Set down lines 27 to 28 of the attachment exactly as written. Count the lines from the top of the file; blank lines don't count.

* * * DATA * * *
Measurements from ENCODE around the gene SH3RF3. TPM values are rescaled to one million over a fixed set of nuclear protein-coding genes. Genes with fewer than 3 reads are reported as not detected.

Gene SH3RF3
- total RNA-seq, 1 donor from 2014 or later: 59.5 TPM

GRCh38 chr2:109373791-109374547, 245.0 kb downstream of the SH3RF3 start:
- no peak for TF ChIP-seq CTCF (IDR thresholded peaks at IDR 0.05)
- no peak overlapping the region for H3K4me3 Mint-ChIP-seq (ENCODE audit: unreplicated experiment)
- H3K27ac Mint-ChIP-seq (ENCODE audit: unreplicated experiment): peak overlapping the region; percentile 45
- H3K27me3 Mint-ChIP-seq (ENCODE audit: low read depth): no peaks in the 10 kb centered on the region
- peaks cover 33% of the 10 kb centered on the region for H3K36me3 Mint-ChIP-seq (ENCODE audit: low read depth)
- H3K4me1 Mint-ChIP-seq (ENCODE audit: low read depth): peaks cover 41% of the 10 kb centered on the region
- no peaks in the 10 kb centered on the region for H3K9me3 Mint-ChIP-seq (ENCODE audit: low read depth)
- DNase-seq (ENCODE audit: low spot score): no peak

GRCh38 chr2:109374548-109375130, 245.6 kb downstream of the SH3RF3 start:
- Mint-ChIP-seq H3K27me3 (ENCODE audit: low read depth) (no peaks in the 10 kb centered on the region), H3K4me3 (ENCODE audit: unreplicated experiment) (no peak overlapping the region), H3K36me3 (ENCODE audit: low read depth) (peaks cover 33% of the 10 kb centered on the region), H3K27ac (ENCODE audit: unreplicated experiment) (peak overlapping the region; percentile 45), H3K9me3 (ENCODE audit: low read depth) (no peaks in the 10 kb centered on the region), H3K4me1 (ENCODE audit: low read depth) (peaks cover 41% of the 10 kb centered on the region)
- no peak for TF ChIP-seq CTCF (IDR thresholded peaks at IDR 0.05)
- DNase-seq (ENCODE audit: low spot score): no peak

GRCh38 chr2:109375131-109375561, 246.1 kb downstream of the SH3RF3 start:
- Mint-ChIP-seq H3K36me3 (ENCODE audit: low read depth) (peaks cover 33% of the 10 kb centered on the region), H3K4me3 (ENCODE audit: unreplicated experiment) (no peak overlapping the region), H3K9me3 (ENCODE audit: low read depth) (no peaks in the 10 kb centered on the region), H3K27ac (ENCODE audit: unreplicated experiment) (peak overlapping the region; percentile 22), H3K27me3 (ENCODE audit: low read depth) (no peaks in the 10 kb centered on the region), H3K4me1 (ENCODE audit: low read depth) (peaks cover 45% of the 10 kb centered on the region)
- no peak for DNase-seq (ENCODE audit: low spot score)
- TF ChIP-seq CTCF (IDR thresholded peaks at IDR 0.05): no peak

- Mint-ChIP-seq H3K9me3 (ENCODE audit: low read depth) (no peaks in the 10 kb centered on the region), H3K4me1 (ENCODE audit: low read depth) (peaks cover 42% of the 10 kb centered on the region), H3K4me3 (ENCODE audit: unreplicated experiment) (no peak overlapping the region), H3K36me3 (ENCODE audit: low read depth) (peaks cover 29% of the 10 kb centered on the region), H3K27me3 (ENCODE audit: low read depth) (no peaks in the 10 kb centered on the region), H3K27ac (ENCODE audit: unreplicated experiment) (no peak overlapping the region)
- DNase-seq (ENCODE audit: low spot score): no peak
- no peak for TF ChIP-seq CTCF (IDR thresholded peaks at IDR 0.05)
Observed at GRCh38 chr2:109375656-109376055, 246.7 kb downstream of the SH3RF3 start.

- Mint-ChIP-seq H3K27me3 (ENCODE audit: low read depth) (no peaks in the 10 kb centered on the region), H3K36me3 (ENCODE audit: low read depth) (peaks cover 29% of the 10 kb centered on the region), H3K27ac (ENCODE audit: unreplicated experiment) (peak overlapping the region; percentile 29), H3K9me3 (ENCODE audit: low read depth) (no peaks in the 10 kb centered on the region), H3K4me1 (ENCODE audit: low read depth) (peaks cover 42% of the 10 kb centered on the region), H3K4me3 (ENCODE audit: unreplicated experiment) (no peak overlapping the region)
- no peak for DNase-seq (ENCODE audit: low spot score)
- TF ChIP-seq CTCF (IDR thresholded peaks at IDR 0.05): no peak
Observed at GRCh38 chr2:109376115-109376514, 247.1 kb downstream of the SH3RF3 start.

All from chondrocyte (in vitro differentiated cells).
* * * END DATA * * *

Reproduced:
- TF ChIP-seq CTCF (IDR thresholded peaks at IDR 0.05): no peak
Observed at GRCh38 chr2:109376115-109376514, 247.1 kb downstream of the SH3RF3 start.